Life Day

February 15, 2011

By Samantha Lockwood, Vice President, HERA Women’s Cancer Foundation Board of Directors

It’s February in the middle of a cold winter.  It’s the time of year when most of my friends are yearning for spring so we can get out and climb or ride bikes or go for a long walk without putting on fifteen layers of clothing.  This year, I’m yearning for a roof deck, as well.  But this time of year I always stop and take some time to reflect about what I do have, even in the dead of winter.  Anniversaries force reflection even if you try to ignore them; the memories sneak up on you.

February 16, 2005 was a day that changed my life.  I went in for routine surgery to have an ovarian cyst removed, and everything changed.  I had started out the year on a mission to get my life in order:  pay my bills on time, get to work 30 minutes early, and get all of my annual medical checkups done.  First up was the gynecologist.  He felt a mass and suggested I go for an ultrasound.  The ultrasound led to an MRI, which led to the recommendation for elective surgery, but no one said it was urgent.  No one thought it was cancer.  In fact, my doctor told me that I was too young for cancer.  I was 30 years old.  Through a series of crazy good luck occurrences, I found my way to a specialist.  A climbing friend, who was also a doctor, strongly encouraged me to see the best gyn-oncologist surgeon around because “no surgery is routine, so why not have someone who does this kind of thing three times a week vs. three times a year?”  Seemed like solid advice even though I had never heard of a gyn-oncologist.

It’s amazing how many odd details I remember from the morning of my surgery.  My mom came to Philly for the procedure, and she met my boyfriend for the first time.  I remember the three of us walking to the subway and my mom being impressed that Mark could eat his yogurt while we walked so briskly.  When we left the subway in West Philly and walked to the hospital, I remember noticing blood stains on the street.  I guessed someone had been shot and bled on his way to the hospital.  I remember thinking blood was a bad sign and wishing we had driven 

When I woke up from surgery my dad, mom, and Mark were all there with brave faces.  They told me the doctor had to take out an ovary because “it looked a little funny.”  I flipped out.  I had been adamant that I wanted to keep all my “stuff,” and I started screaming about how they “stole my ovary”.  Morphine is an interesting drug.

No one told me until the next day that I had cancer.  The doctor came in early with two students.  He told me it was cancer, then touched my foot, and they left.  I was alone and confused.  My mom arrived a few minutes later, followed by Mark who told me he loved me and that he was not going anywhere.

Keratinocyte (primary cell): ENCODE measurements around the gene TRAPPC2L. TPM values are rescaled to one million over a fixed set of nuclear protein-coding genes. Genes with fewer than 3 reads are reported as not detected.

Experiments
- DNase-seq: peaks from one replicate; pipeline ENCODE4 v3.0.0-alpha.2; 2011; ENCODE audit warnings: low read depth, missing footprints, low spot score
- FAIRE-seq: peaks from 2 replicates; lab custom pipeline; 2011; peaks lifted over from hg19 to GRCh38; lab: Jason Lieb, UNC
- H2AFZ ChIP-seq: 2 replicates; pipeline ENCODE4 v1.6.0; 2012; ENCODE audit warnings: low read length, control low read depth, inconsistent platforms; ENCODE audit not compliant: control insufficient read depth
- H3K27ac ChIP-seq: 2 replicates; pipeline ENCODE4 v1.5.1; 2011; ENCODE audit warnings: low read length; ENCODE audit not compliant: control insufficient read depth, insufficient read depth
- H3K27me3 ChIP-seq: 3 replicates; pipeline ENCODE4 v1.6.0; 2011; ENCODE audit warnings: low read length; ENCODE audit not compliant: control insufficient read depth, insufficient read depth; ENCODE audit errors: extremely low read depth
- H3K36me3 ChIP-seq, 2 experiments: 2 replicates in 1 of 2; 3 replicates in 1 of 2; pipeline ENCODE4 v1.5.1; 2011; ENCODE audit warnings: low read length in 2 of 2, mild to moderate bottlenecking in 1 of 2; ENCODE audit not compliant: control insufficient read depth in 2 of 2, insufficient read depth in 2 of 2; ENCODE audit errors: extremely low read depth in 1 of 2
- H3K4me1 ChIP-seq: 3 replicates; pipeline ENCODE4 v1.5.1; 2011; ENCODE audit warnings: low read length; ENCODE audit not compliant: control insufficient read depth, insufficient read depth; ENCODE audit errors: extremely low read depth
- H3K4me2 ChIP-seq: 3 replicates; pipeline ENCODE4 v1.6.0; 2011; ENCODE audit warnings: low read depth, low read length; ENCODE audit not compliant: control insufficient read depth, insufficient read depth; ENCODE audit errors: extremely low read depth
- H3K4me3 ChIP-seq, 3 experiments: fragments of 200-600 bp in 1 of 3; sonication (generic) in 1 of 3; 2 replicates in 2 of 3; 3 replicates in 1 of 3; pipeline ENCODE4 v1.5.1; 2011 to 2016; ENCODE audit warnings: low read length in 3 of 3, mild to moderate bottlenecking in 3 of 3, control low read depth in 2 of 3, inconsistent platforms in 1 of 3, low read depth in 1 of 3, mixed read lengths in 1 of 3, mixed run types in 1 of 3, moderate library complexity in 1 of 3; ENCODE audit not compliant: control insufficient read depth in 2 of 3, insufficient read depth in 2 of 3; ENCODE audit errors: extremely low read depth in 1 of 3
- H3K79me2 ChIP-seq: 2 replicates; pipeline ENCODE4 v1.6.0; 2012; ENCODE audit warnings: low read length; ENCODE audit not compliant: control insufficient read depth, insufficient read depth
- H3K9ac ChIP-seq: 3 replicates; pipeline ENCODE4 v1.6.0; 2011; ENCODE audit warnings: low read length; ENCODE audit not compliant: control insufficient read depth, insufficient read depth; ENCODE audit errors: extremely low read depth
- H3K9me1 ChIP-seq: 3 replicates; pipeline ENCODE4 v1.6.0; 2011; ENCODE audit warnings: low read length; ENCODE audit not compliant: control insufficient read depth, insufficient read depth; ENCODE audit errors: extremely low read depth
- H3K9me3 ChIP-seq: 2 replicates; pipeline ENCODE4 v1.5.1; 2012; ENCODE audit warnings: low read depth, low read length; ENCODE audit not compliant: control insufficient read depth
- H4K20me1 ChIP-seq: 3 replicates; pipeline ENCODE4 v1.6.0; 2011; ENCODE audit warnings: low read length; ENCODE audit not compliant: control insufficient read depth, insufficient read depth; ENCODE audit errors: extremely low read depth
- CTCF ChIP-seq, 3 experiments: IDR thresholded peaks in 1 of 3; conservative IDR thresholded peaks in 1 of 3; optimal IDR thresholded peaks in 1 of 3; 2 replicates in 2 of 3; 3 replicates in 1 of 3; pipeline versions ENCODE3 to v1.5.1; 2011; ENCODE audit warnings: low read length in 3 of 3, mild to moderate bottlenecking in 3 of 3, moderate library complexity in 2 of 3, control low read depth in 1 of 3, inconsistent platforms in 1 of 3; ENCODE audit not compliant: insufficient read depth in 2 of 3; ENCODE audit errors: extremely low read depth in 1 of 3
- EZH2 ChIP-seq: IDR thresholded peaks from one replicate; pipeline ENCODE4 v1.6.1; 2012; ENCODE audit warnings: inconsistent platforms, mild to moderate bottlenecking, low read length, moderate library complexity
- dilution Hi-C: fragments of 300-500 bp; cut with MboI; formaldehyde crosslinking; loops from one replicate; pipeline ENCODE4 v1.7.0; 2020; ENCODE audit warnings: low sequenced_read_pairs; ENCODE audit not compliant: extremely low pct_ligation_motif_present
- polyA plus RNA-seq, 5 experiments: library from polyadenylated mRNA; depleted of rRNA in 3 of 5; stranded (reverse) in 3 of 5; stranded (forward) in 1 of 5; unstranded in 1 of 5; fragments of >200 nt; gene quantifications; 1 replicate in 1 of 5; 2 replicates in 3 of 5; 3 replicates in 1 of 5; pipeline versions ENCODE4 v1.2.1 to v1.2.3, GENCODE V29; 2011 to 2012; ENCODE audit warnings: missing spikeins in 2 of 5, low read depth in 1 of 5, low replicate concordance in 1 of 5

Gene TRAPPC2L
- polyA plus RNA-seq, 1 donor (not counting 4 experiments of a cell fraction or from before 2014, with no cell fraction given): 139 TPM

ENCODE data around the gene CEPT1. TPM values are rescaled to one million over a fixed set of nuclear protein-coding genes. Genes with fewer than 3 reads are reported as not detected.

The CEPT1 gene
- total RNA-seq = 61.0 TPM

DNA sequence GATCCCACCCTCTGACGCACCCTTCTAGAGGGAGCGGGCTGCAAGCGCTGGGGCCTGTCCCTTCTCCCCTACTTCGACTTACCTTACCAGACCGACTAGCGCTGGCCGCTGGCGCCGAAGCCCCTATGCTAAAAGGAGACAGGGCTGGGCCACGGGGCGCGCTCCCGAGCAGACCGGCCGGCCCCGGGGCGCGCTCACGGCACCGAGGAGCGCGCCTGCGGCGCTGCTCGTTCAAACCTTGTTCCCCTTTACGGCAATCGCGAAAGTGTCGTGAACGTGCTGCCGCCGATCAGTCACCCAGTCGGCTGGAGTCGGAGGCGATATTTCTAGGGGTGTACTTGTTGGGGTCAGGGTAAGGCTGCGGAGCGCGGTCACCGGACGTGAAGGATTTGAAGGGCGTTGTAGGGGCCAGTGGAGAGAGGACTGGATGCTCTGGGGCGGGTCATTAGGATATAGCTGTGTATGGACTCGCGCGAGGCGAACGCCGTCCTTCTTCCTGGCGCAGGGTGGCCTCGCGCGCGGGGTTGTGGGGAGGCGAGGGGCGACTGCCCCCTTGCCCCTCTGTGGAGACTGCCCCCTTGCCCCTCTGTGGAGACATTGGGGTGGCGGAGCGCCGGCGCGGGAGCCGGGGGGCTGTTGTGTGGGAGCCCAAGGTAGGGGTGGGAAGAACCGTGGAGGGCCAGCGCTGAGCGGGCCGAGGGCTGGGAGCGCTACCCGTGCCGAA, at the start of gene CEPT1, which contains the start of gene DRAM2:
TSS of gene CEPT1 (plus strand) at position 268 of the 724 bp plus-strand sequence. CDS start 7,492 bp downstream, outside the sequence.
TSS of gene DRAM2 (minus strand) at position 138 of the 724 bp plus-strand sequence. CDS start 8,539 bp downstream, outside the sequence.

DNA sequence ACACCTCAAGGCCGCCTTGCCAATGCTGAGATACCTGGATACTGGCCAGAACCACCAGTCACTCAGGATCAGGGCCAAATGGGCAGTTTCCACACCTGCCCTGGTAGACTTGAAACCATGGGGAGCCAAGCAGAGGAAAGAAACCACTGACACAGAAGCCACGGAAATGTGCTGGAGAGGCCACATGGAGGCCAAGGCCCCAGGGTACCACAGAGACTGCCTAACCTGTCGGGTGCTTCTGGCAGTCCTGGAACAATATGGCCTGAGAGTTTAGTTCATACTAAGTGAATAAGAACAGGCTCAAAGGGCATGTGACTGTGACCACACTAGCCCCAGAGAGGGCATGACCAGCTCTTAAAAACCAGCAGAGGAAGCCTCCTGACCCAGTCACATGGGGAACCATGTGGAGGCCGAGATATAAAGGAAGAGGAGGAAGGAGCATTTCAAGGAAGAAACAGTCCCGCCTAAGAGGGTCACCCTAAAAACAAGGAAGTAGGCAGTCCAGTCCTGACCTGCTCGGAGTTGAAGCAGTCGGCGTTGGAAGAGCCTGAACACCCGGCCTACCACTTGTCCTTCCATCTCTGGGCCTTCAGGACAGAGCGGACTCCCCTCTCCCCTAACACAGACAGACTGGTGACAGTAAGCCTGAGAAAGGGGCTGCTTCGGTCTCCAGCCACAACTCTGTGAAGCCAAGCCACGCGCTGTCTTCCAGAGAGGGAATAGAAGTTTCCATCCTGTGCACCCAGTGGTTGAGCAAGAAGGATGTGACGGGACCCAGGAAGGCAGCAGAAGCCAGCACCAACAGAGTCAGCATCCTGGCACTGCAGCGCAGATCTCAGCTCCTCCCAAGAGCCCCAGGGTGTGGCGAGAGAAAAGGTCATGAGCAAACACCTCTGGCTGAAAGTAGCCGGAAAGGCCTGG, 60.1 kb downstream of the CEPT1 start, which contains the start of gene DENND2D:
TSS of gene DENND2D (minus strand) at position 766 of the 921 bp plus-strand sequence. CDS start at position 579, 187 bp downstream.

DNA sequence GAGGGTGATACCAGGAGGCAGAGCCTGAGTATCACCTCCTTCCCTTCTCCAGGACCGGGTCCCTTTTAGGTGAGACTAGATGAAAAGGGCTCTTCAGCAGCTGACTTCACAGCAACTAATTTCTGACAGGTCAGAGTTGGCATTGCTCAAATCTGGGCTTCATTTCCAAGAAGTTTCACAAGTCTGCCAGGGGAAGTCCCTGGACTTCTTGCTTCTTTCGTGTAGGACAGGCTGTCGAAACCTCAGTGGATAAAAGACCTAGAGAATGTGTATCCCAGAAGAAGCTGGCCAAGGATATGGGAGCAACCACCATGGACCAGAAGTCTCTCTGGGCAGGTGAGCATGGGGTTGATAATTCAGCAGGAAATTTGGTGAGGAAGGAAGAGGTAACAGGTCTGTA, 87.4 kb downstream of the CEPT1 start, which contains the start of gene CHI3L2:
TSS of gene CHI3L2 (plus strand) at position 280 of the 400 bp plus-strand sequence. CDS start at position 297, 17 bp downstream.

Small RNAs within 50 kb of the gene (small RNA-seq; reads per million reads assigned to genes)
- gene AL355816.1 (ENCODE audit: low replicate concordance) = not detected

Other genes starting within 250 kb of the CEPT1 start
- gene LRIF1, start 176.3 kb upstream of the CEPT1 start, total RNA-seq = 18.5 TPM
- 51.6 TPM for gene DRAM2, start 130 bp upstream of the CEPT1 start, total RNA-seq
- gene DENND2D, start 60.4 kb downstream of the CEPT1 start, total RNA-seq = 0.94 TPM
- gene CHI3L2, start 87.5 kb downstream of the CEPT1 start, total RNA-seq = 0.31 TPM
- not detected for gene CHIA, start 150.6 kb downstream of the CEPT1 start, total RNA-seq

So, that’s the story of my “cancerversary.”  I can’t imagine how devastated my parents and Mark must have been when the doctor told them the news.  I just can’t.  I was the lucky one who got to find out while I was in the haze of post-op painkillers.

While I spend a few minutes reflecting every year, I don’t dwell.  Remembering what I almost lost reminds me of how much I have.  Instead, I take the time to celebrate.  I don’t care much for the term “cancerversary” because it has the word cancer in it, so I renamed February 16th “Life Day.”  Life Day is like a birthday, and it must be celebrated!

I love my life, even in the winter, even without a roof deck.  I have got everything I need.  I’m able bodied, I can put on fifteen layers of clothes and go out to ride my bike with my husband, Mark, or we can go climbing inside until the weather breaks; the roof deck will happen someday.  If I never got diagnosed on February 16th, 2005, I would not be alive today.  I was told back then I only had a 50% chance of living 5 years.  It is now Year Number 6, thank you very much. 

So this Wednesday night, I won’t cry over the terrible day that happened 6 years prior.  Instead, I will be celebrating everything I’ve got.  I’ll be eating cake, drinking fancy beer, and thinking about how incredibly LUCKY I was 6 years ago to be diagnosed early and finding my way to a gyn-oncologist for my surgery. 

I want every woman diagnosed with ovarian cancer to be as lucky as I am.  I want us all to have many, many life days.  That’s why I am so proud to help HERA with its mission to stop the loss of women to ovarian cancer through Health, Empowerment, Research and Awareness.  Every woman needs to empower herself to know the symptoms of ovarian cancer and to find the right doctor.  For those of us who have survived this experience and come out stronger on the other side, don’t forget to celebrate your own Life Day with or without a roof deck.


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  1. February 15, 2011 at 1:48 pm

    Maggie says:

    Congrats, Samantha, on another Life Day to celebrate! I echo you – I love my life!

  2. February 15, 2011 at 2:46 pm

    Steve says:

    Amy, Crosby and I are wishing you a Happy Life Year #6 Samantha!

  3. February 15, 2011 at 4:47 pm

    Mom says:

    Even though you make me cry–you are my hero. Happy Life Day!!!

    Love, Mom

  4. February 15, 2011 at 6:38 pm

    Sara says:

    You are an amazing person Samantha! I am so lucky to have you in my life fighting off people that feed birds when I am eating!

    Love You!

  5. February 15, 2011 at 10:42 pm

    Jill says:

    Dear Sam,
    Happy Life Day!! I will be celebrating with you from across the country.

  6. February 18, 2011 at 10:20 am

    Samantha says:

    Thanks all for the kind words and support. I’m very lucky.

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